Saturday, January 29, 2011

Slave To Gravity

Against my better judgement, I went out for a quick solo ride 2 weeks ago.  The temperature was not what I wanted, a high of 49 degrees forecast, but I needed to ride.  I headed out and after crossing Poteau Mountain, arrived at one of my top 5 favorite single track trails.  I attacked the trail as if I were racing again.  Caught air off several jumps, sliding through the corners, even overcooked one corner and as I was sliding off of the trail while braking, aimed the outside corner of my handlebars at the tree and gassed it.  Bank shot off of the tree that put me back out on the trail quickly.  This is not for the faint of heart, Mike and I crashed A LOT while learning this technique.  Once through this trail, I headed for the 4 way trail and rode all 4 trails out.  I was staying pretty warm back in the woods, but had to get back out on the road now.  I ate 7 miles of road up in a hurry, it was cold out on the open road with no trees around.  I ducked back into the woods and this is where my story should have ended.  I should have gone on back to my truck, but I was having a good day riding single track.  Soon I was riding hard again as I rode around the north side of the mountain. I was sliding through a corner sideways when I realized I was on frozen tundra. It was hard to tell which was more slick, the ice or the mud.  What seemed like a slow motion crash that took 30 seconds to play out, in reality took about a second and a half.  At first I was sliding one way, then I cranked on the bars and shifted my weight to the other side and gassed it.  This leads to severe overcorrection, so I do my best Mary Lou Retton impersonation of ... well okay, it probably looked closer to a wounded duck that had been shot while trying to fly off the motorcycle.  Just when it looked like I might actually save it, the bike pitched me hard, and as I am being slammed to ground, realize that ... I am still a slave to gravity.  As I am bouncing/sliding on the frozen turf and thinking that wasn't so bad, the bike is about half a second from hammering me into the ground like tent peg.  Okay, it's officially a good single track ride now ... I'm tired, cold, wet, late and hurting.  Did I mention I have a 300 pound motorcycle pinning me down on the ground.  It took a while but I crawled out from under it, made sure nothing was broke (me - not the bike), started my trusty steed and limped back to the truck.  Remember kids, don't try this at home, I'm a trained professional.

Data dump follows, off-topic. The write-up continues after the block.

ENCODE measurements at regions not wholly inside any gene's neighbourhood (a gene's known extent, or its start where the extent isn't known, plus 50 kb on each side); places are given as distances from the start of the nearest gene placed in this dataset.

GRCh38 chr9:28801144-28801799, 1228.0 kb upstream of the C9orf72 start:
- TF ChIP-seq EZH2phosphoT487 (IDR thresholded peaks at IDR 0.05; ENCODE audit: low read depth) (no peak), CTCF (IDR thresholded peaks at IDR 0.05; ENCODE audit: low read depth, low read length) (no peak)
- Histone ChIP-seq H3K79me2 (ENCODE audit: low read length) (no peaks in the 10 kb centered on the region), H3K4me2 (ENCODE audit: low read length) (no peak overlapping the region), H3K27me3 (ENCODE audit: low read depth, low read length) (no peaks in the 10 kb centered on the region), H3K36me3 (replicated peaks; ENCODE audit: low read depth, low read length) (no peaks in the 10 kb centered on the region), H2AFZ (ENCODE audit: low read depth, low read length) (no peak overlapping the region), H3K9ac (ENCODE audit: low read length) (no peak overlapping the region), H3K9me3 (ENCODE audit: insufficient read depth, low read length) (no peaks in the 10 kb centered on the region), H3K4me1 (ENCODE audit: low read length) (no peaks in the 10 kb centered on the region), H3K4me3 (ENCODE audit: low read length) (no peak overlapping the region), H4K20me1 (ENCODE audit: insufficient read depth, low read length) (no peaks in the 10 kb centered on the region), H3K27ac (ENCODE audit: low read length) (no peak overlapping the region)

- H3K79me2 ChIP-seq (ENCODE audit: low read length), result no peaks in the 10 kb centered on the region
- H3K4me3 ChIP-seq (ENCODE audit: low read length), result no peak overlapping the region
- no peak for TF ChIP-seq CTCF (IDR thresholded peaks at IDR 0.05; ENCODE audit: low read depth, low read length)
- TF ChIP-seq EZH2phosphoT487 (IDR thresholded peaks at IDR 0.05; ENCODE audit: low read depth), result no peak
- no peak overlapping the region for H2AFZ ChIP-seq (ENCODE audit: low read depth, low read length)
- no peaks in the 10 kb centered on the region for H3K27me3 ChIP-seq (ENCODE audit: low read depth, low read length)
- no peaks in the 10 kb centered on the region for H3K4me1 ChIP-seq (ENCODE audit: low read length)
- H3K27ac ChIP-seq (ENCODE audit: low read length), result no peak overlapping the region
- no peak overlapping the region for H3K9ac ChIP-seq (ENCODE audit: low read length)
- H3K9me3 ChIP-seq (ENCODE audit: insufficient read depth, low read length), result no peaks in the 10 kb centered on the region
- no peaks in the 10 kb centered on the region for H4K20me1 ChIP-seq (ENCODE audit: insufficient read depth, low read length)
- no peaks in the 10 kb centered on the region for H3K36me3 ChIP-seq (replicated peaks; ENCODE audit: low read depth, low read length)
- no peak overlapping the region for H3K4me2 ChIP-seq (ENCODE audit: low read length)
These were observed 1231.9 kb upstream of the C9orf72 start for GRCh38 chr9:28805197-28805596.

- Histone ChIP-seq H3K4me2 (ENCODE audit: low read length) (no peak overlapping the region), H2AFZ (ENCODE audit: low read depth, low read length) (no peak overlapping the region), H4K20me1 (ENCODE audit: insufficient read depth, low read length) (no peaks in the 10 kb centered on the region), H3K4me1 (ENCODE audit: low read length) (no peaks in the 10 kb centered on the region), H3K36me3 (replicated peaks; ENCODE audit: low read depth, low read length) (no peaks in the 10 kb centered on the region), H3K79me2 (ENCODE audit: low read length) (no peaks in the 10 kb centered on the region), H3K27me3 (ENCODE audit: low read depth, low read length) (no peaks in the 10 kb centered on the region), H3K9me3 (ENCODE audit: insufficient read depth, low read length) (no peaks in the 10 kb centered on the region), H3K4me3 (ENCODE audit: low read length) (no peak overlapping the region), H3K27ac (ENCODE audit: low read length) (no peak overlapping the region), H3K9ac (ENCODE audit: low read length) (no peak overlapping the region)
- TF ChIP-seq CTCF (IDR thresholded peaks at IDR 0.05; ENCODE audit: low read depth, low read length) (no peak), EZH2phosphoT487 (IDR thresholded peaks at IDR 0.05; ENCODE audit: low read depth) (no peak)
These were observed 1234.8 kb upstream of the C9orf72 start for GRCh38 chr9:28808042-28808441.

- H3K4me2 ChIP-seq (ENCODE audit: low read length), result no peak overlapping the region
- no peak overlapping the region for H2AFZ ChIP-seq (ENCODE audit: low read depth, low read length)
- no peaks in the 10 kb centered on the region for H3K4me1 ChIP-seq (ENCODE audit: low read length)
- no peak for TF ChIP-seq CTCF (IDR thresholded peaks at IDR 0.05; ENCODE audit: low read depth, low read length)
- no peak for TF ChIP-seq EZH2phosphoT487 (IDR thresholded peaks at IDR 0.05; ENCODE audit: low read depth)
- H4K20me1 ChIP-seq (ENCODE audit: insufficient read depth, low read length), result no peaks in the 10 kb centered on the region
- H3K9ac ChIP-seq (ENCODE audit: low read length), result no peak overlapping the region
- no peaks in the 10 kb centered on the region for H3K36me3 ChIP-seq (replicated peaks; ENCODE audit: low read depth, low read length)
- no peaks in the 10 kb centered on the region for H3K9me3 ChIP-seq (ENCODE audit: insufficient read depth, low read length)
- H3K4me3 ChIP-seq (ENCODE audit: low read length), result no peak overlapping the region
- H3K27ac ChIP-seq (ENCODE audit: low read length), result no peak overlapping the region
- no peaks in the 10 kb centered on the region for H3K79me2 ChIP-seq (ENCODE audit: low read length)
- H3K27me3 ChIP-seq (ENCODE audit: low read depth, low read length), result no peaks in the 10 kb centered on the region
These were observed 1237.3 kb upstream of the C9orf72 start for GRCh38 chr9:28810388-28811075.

Anonymous said...

I always say that if you are going to be in pain anyway it might as well be self inflicted. I guess you could say that you earned this pain. Rubber side down buddy and heal soon.

tharr said...

Phil, you're right, self inflicted pain is different than pain you have no control over. No problem on the healing, just a couple of bruises once I got warmed back up.
I'm finally over my RA flare also. This one was a bad one. Glad it's behind me.

mary said...

Crazy Boy!!! Maybe riding alone isn't the best thing but I know.... hard to pass up any opportunity to ride.
Glad the flare is over.

Wren said...

Crazy boy, and lucky boy, too. I'm glad you weren't hurt, and that the RA didn't re-flare in retaliation afterward.

Take good care. May the days to come be gentle.

tharr said...

Mary and Wren, crazy? I resemble that remark! Haha I used to worry about crashing after I was first diagnosed. Then after the first hard crash I took, I knew everything was just fine and have never worried about a single track crash since. Now if I ever have a crash out on asphalt ... that'll be a different story.

RA Journeys said...

Wow! It's good to see that you continue to do the things you enjoyed before you got RA! My life has changed so much and I can no longer do so many of the things I used to be able to do...

Sorry you had a crash though! I hope you enjoyed the ride. I'm sure it was a lot of fun!

It was great to read your blog and keep having fun!!


tharr said...

Hey Michelle, good to see you. I made up my mind a long time ago that I was not going to let RA stand in the way of my riding. Some days I have to pass up rides because I know it would hurt me. Living with RA is a constant learning experience, you learn what you can and can't do on any given day based on how you feel at that time.
I know what you mean about having to give up things that we used to do. I'm usually a bit more tame than this particular day, but every once in a while I still feel up to a hard core trail ride.
Hope the new Actemra infusions work for you.